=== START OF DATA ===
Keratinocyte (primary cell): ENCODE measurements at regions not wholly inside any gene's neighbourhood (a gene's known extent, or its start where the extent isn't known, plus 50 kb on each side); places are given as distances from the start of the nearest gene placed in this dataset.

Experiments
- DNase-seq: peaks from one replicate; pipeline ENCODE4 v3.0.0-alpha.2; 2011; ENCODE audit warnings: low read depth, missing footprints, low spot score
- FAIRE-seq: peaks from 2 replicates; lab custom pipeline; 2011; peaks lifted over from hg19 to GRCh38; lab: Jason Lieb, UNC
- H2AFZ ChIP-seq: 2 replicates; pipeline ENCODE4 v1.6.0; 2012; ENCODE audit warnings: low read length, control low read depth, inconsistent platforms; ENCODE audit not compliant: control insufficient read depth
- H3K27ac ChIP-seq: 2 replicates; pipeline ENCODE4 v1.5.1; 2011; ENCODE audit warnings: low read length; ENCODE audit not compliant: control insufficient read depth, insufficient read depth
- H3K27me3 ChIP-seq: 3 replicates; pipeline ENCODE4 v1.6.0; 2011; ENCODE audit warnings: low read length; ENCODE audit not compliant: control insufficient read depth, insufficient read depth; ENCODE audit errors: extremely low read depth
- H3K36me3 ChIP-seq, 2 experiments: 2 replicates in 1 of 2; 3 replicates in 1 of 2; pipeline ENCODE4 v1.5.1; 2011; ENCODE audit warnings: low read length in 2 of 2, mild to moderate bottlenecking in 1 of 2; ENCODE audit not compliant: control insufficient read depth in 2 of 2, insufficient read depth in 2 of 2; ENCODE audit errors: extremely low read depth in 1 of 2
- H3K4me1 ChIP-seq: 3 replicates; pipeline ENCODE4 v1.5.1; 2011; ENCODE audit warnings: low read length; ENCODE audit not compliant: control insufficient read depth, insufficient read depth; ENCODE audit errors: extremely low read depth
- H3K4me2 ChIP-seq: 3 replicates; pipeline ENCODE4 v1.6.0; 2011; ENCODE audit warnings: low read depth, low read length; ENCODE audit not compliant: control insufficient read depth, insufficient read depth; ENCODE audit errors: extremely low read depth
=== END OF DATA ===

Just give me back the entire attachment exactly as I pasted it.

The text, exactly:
Keratinocyte (primary cell): ENCODE measurements at regions not wholly inside any gene's neighbourhood (a gene's known extent, or its start where the extent isn't known, plus 50 kb on each side); places are given as distances from the start of the nearest gene placed in this dataset.

Experiments
- DNase-seq: peaks from one replicate; pipeline ENCODE4 v3.0.0-alpha.2; 2011; ENCODE audit warnings: low read depth, missing footprints, low spot score
- FAIRE-seq: peaks from 2 replicates; lab custom pipeline; 2011; peaks lifted over from hg19 to GRCh38; lab: Jason Lieb, UNC
- H2AFZ ChIP-seq: 2 replicates; pipeline ENCODE4 v1.6.0; 2012; ENCODE audit warnings: low read length, control low read depth, inconsistent platforms; ENCODE audit not compliant: control insufficient read depth
- H3K27ac ChIP-seq: 2 replicates; pipeline ENCODE4 v1.5.1; 2011; ENCODE audit warnings: low read length; ENCODE audit not compliant: control insufficient read depth, insufficient read depth
- H3K27me3 ChIP-seq: 3 replicates; pipeline ENCODE4 v1.6.0; 2011; ENCODE audit warnings: low read length; ENCODE audit not compliant: control insufficient read depth, insufficient read depth; ENCODE audit errors: extremely low read depth
- H3K36me3 ChIP-seq, 2 experiments: 2 replicates in 1 of 2; 3 replicates in 1 of 2; pipeline ENCODE4 v1.5.1; 2011; ENCODE audit warnings: low read length in 2 of 2, mild to moderate bottlenecking in 1 of 2; ENCODE audit not compliant: control insufficient read depth in 2 of 2, insufficient read depth in 2 of 2; ENCODE audit errors: extremely low read depth in 1 of 2
- H3K4me1 ChIP-seq: 3 replicates; pipeline ENCODE4 v1.5.1; 2011; ENCODE audit warnings: low read length; ENCODE audit not compliant: control insufficient read depth, insufficient read depth; ENCODE audit errors: extremely low read depth
- H3K4me2 ChIP-seq: 3 replicates; pipeline ENCODE4 v1.6.0; 2011; ENCODE audit warnings: low read depth, low read length; ENCODE audit not compliant: control insufficient read depth, insufficient read depth; ENCODE audit errors: extremely low read depth